Holiday cheer is rampant from Thanksgiving through the New Year complete with gatherings and parties. With these events comes temptation to eat through the holidays and start fresh January 1st.
What do you do with the holiday food baskets that arrive? How do you get ready for the holiday office party? What are some ways to ensure you do not start the New Year heavier or unhealthier than the previous year?
Here are some tips to get through the holiday months and the gatherings that fill them:
1. When attending a holiday gathering that does not include a dinner, consider eating a small healthy meal at home first. When you visit the appetizer and dessert table later that night, allow yourself to sample two or three small items on the buffet.
2. Approach alcohol as though it were a dessert. You probably wouldn’t go to a party and eat three pieces of cake, so limit your adult beverage consumption. Ask for a half glass at a time. You can also offer to be a designated driver. This will not only save your waistline but provide a valuable service to someone you love.
3. When a large variety of chocolate Santas and candy canes are collected by your child, limit consumption at home using a 4 oz. portion-oontrolled container such as theYum Yum Dish. This great little stocking stuffer helps put a visual limit on consumption…a great habit to cultivate. Drop one or two pieces of candy in the dish and your child will be reminded that “Yum Yum Time is…Over” when the candy is gone.
4. Keep a Yum Yum Dish in your desk drawer at work. It’s a great way to pace yourself through the non-stop eating marathon we call “December.”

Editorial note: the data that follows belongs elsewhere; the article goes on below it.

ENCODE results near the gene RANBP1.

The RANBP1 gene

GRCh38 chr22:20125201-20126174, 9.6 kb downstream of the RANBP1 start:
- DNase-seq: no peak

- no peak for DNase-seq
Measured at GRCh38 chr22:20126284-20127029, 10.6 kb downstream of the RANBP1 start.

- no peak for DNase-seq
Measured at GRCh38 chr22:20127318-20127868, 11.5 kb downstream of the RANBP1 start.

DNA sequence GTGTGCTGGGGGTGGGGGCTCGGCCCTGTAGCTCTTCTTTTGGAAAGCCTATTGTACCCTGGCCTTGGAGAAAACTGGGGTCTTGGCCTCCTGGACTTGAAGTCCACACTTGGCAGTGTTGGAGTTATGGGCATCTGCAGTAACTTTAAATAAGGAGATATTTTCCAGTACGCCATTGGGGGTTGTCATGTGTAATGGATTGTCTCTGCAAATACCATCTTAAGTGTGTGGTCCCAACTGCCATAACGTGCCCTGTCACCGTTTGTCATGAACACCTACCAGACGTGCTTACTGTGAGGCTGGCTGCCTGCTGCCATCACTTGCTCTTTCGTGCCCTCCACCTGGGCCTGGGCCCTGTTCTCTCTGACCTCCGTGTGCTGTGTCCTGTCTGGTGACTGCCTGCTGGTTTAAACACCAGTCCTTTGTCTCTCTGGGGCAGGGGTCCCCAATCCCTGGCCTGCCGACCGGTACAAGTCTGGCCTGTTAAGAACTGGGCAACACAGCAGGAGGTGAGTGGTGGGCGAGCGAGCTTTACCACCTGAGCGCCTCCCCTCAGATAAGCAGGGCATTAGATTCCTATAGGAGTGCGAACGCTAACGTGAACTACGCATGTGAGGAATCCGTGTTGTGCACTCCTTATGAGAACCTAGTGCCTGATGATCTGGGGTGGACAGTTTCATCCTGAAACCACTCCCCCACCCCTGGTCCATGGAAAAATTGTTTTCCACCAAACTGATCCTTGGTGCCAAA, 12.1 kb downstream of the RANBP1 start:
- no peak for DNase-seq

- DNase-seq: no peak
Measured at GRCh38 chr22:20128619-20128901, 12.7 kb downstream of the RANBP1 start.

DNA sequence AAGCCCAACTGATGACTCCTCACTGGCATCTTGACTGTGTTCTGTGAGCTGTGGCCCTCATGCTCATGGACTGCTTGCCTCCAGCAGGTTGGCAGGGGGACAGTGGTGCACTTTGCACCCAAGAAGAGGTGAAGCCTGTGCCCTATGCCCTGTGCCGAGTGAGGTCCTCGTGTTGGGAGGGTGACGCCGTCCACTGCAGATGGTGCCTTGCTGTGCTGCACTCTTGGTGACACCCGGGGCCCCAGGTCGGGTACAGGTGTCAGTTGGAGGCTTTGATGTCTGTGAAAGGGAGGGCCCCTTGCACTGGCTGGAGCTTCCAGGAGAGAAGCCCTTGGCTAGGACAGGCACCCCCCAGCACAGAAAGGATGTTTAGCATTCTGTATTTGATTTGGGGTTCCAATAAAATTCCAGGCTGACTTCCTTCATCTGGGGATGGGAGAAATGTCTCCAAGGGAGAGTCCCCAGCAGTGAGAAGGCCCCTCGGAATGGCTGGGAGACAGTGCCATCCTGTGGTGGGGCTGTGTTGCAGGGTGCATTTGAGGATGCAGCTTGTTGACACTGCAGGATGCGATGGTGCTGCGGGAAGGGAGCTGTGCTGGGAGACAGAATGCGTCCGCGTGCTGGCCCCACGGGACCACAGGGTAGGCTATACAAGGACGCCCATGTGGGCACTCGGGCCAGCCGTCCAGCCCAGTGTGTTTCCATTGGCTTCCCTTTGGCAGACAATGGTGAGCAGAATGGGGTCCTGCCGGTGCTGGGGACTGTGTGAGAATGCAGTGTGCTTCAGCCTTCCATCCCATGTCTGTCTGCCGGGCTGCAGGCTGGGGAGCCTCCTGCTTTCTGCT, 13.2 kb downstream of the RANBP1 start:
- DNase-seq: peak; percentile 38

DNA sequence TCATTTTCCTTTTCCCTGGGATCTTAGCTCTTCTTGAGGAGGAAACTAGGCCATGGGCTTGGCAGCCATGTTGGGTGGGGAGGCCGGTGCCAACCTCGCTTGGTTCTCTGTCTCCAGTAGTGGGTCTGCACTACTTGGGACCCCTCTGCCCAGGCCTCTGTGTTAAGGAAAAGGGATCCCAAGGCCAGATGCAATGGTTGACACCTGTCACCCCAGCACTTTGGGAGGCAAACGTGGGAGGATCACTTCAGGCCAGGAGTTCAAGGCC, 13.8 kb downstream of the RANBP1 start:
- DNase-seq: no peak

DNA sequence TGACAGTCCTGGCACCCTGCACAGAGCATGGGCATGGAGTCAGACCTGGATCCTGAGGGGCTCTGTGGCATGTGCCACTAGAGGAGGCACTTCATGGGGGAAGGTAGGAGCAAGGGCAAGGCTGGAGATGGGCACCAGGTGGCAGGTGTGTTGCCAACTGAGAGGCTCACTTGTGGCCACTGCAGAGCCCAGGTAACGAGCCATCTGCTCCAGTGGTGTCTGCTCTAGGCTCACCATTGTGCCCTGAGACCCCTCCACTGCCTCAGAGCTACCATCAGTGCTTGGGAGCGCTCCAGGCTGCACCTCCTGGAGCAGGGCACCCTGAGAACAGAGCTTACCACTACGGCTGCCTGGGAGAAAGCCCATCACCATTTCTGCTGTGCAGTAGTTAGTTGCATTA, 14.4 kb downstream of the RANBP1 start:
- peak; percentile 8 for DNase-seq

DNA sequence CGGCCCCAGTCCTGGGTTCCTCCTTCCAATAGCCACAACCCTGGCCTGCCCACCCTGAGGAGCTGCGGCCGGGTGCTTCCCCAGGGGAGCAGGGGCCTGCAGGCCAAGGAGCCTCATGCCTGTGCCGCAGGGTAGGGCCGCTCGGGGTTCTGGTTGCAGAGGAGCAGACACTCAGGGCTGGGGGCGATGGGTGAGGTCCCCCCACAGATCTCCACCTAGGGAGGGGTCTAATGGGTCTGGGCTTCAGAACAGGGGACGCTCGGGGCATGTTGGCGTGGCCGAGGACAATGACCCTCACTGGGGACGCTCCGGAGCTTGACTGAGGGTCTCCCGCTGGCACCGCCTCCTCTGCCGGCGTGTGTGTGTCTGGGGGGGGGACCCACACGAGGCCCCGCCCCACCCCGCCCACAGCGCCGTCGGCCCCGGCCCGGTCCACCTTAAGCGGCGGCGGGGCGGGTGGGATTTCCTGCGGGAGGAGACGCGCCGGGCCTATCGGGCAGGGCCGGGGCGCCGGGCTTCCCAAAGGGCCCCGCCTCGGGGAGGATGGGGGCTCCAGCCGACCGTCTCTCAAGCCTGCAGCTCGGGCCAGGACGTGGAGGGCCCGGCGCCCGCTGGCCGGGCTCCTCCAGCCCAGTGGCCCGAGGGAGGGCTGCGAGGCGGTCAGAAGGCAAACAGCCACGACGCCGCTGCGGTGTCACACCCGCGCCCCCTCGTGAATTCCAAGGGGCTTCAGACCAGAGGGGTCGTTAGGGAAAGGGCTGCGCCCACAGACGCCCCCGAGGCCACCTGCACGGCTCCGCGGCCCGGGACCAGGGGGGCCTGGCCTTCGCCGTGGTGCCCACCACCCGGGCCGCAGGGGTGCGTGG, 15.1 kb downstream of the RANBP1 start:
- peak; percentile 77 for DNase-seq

5. Buy your child a smaller stocking! If your children have a “keepsake stocking” that just can’t be replaced, take up space with some little gift they’ve been asking for. For non-candy stuffers try a few of the following: fruit roll-ups, raisins, granola bars, juice packs, money/coins, stickers, age appropriate toys, children’s jewelry and books, and gift cards.
6. DO SOMETHING! Go ice-skating or skiing. Stroll through the neighborhood and sing some holiday songs. Shovel the driveway and sidewalk of a few neighbors who can’t or shouldn’t be doing it themselves. Work in a community kitchen and help serve a holiday meal to those who don’t have a place to live or food to eat. Take a 10-minute walk on December 1 and then add an extra minute to the walk every day. By the end of the year, you’ll be walking for 40 minutes.
Tracy Adler is a restaurant owner, mother of two and an advocate in the fight against childhood obesity. She created Yum Yum Dishes to help parents teach their children about correct portion size. For more info, visit www.YumYumDish.com.